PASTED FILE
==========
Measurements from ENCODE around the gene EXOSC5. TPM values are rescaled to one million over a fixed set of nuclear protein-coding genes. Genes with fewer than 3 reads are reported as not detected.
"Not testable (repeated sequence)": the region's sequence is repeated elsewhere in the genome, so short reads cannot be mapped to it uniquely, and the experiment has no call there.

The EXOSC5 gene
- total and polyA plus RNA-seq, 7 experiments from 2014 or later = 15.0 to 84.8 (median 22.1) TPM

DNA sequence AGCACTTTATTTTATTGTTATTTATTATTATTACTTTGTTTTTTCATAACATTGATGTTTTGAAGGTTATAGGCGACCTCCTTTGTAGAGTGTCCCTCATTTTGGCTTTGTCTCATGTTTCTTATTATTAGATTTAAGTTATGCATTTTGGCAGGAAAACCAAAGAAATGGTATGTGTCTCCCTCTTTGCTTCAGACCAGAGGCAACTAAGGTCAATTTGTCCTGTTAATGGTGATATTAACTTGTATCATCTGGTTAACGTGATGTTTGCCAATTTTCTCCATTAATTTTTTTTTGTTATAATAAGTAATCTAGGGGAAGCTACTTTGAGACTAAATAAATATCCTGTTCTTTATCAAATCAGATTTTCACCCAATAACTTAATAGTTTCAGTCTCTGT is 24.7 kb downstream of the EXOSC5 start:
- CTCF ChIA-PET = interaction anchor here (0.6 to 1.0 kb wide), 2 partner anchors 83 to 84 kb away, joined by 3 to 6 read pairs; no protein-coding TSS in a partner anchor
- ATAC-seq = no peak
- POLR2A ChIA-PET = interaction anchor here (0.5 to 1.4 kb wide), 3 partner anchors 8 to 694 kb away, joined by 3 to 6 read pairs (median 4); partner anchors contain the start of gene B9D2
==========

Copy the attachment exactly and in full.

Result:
Measurements from ENCODE around the gene EXOSC5. TPM values are rescaled to one million over a fixed set of nuclear protein-coding genes. Genes with fewer than 3 reads are reported as not detected.
"Not testable (repeated sequence)": the region's sequence is repeated elsewhere in the genome, so short reads cannot be mapped to it uniquely, and the experiment has no call there.

The EXOSC5 gene
- total and polyA plus RNA-seq, 7 experiments from 2014 or later = 15.0 to 84.8 (median 22.1) TPM

DNA sequence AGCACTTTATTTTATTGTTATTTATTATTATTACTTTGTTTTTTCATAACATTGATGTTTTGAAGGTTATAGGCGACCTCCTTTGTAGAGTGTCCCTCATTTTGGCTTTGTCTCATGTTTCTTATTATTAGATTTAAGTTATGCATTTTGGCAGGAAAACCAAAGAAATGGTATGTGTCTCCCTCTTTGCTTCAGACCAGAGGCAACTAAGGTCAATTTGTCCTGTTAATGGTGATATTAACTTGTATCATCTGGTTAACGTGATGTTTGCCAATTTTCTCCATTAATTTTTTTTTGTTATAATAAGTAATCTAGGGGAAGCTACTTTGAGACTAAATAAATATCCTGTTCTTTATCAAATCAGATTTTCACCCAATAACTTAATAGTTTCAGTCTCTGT is 24.7 kb downstream of the EXOSC5 start:
- CTCF ChIA-PET = interaction anchor here (0.6 to 1.0 kb wide), 2 partner anchors 83 to 84 kb away, joined by 3 to 6 read pairs; no protein-coding TSS in a partner anchor
- ATAC-seq = no peak
- POLR2A ChIA-PET = interaction anchor here (0.5 to 1.4 kb wide), 3 partner anchors 8 to 694 kb away, joined by 3 to 6 read pairs (median 4); partner anchors contain the start of gene B9D2